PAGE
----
KEMPT ROAD: As they plan to re-open fully to the public, those at a local facility are staying busy with a number of projects.
Canadian Pioneer Estates Ltd. founder/president Rolf Bouman, one of the managers of the Friends United Centre in Kempt Road, told The Reporter they are planning to open to the public in three to six months, during which time they will address accessibility and other issues.
Among the visitors and users of the facility were 30 Mi’kmaq grandmothers who held a drumming session more than a month ago. Bouman said they spoke about the importance of their culture which they articulated into words that were left on large sheets of paper to inspire others.
“They spoke much about the important role of females, of the mother in Mi’kmaq communities,” he recalled.
One of the 43 artists involved with the facility, British Columbia carver Gerry Sheena has finished two totem poles, and is working on a third to be situated in the lobby of the centre. He created other totem poles already on display in other parts of the centre.
“It love it here,” Sheena said. “It’s spacious, it’s quiet. (Bouman) set this whole place up here for me to work and you can just walk to the centre for more inspiration, and drive around anywhere on the island here. It’s beautiful.”
Bouman had two 500-year-old red cedar logs (about 80 feet in length) shipped 6,000 kilometres from British Columbia for the project.
“I learned for the first time, how expensive two trees in shipping can be, because the bill, it was amazing. I could’ve bought a nice big car for that,” he remarked. “It was important to get those here.”
Sheena said the logs were cut into seven, 10-foot-long sections which were used to make a table, blocks to create masks, and the rest for totem poles which he hopes to finish by the summer, before he has to return to the west coast.
Since Bouman moved from Germany to Canada in 1986, he has been working on eliminating prejudice and on focusing the world’s attention on First Nations people. After researching for many years and working to ensure long-term funding, Bouman founded in 2009 what eventually became the Friends United initiative.
The idea for the convention centre started not long after when Bouman and other land developers were looking to give back to the community and do something socially responsible with their profits.
The initiative and the convention centre complex are funded and supported by the Bouman Group, which consists of Canadian Pioneer Estates Ltd., Canec Land Developments Inc., Kelly Robertson Consulting Inc., and (Ad)Venture Canada Publishing Inc.
When the centre first opened, Bouman said the original intent was to tell First Nations stories, help communities and demonstrate the significance of that culture, but that evolved.
Both the Friends United International Convention Centre and the Friends United initiative aim at educating Aboriginal artists to become self-sufficient and independent entrepreneurs through their art.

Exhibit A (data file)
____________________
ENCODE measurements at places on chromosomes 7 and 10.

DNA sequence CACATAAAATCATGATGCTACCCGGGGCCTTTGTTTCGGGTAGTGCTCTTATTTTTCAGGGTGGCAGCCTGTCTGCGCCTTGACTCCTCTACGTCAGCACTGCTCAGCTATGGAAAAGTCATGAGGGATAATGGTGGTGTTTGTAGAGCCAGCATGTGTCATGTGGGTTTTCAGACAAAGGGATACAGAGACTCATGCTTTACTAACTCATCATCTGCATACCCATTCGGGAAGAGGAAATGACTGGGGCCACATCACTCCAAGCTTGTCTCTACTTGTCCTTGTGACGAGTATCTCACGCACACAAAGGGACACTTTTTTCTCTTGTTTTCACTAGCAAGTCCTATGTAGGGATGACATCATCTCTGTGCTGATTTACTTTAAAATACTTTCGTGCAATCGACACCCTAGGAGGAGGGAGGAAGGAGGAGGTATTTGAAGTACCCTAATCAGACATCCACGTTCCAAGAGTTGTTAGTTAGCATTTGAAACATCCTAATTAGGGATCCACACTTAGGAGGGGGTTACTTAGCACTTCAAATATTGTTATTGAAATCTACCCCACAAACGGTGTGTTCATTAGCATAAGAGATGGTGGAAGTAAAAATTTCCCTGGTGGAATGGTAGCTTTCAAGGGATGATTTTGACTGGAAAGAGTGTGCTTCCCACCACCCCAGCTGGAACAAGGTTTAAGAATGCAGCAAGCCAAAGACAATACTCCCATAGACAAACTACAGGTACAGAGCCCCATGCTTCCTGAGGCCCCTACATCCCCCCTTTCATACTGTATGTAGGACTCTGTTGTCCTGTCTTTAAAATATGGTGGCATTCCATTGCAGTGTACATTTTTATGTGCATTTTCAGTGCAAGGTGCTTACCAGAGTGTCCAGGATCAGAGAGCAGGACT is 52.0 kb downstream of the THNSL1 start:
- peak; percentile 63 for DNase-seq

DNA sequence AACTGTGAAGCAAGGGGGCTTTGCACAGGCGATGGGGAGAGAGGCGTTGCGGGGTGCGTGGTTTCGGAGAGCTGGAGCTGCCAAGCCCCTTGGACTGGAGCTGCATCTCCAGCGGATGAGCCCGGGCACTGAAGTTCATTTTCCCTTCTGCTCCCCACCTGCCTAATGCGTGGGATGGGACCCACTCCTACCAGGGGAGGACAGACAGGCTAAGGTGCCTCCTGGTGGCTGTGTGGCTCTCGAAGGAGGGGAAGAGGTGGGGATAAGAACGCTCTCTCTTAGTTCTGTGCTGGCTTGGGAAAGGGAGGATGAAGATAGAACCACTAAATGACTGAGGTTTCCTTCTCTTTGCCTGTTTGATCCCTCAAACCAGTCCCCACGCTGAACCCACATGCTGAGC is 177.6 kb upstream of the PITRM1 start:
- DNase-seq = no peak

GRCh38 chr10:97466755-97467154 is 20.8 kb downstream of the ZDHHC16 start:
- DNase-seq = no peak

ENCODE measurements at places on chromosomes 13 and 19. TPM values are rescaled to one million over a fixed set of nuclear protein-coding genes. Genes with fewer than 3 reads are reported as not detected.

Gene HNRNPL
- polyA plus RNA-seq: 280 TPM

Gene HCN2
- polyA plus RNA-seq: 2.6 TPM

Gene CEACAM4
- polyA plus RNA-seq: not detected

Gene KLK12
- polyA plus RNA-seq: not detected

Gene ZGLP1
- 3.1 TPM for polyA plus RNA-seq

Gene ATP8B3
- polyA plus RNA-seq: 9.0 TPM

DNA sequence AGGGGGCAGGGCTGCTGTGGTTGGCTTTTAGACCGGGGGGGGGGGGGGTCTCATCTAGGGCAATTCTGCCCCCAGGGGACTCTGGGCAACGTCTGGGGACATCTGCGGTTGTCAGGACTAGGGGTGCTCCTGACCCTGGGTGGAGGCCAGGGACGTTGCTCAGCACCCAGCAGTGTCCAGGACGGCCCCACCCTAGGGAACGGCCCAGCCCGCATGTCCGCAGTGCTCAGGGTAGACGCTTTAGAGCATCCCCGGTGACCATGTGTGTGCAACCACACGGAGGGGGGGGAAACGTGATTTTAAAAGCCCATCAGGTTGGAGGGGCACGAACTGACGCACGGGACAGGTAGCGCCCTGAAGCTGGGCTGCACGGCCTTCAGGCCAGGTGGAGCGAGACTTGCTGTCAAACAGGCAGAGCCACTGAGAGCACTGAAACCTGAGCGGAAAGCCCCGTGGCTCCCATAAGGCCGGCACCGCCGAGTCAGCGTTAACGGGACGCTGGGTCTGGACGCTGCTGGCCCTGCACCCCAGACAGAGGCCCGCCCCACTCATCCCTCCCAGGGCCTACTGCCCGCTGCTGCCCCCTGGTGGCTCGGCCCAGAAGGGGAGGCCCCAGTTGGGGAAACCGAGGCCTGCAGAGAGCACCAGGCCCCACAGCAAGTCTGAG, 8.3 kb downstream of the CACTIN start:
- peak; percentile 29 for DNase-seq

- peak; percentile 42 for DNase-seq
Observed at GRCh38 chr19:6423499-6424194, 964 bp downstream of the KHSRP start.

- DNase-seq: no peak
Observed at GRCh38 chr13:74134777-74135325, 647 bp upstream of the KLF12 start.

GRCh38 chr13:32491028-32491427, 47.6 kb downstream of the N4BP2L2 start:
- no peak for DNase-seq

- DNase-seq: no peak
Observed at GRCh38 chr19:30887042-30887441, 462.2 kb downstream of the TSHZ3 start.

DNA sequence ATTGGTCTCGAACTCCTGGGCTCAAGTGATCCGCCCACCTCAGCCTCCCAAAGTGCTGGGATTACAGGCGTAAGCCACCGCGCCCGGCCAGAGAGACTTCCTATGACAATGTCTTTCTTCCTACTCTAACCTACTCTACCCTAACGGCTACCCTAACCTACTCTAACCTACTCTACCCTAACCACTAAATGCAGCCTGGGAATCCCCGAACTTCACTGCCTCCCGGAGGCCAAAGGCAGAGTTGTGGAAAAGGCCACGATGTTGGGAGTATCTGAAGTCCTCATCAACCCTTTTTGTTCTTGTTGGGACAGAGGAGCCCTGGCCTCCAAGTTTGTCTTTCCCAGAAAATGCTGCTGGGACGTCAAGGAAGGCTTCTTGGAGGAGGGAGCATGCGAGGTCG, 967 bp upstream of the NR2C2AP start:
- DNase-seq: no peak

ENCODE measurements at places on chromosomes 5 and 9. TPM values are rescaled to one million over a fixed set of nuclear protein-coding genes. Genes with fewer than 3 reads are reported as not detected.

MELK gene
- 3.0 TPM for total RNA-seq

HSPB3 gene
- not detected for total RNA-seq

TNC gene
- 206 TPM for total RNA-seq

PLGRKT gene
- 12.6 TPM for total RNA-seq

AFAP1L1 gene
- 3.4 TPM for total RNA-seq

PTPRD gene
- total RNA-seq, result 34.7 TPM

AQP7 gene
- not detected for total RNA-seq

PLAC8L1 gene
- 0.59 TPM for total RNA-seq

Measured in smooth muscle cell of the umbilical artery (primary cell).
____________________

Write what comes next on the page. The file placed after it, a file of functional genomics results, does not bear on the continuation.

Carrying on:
The land developers who constructed the centre started a publishing house where the profits go back to First Nations communities. Bouman said the owners have also initiated a program where artists trade their work for land, deeded to them by the developers. And the artists have a business mentorship program which helps them get established as entrepreneurs.
Since many seminars with an international audience were held at the centre, it allowed the Native artists belonging to the Friends United initiative to display their artwork to a worldwide audience, Bouman said. The Friends United initiative is known to many people worldwide and has assisted in making Aboriginal artists spiritual and cultural ambassadors for Canada, he noted.
In addition to Mi’kmaw artists, Bouman said the centre features of the work of other First Nations artists, and features the largest private collection in Atlantic Canada of Native art including Inuit carvings.
The majority of the works at the facility depict harmony, friendship, love, and family, but Bouman said the art also portrays the dark side of this experience, like the high child suicide rate in First Nation communities, the disturbing rates of missing and murdered Indigenous women, and the generational damage caused by the residential school system.
“That’s one thing that we definitely want to change because it has to change,” Bouman said of the child suicide rate. “The world needs, right now, a lot of hope and peace and we’re trying to give that wherever we can.”
Some of the other works contain environmental messages using traditional First Nation elements air, water, sun, and plants.
“Now people understand how we don’t just talk about it; we don’t talk the talk, with First Nations, we walk the walk with and for First Nations,” Bouman stated. “We feel very honoured that our Mi’kmaq friends come here all the time, use the facility for free.”
Not just art, Bouman wants to promote and preserve the culture.
“We’re trying to help our First Nation friends to get more identity back, and we can facilitate that by bring elders and chiefs in, to talk about the old Mi’kmaw stories; we’re trying to do that,” he noted. “But money alone will never accomplish reconciliation; there’s mutual respect, there’s friendship, there’s many possibilities.”
The global pandemic shutting down global travel and reducing gathering limits has created a lot of issues.
“A lot of our clientele is from all across the world, and since nobody can fly here, it makes it interesting, to put it mildly. That certainly has made it difficult to fund some of our projects since we’re not government-funded ever, because we don’t want to be. It’s certainly cut our funding down a lot, which makes it difficult,” Bouman stated. “Certainly, it made it difficult for the use of the centre.”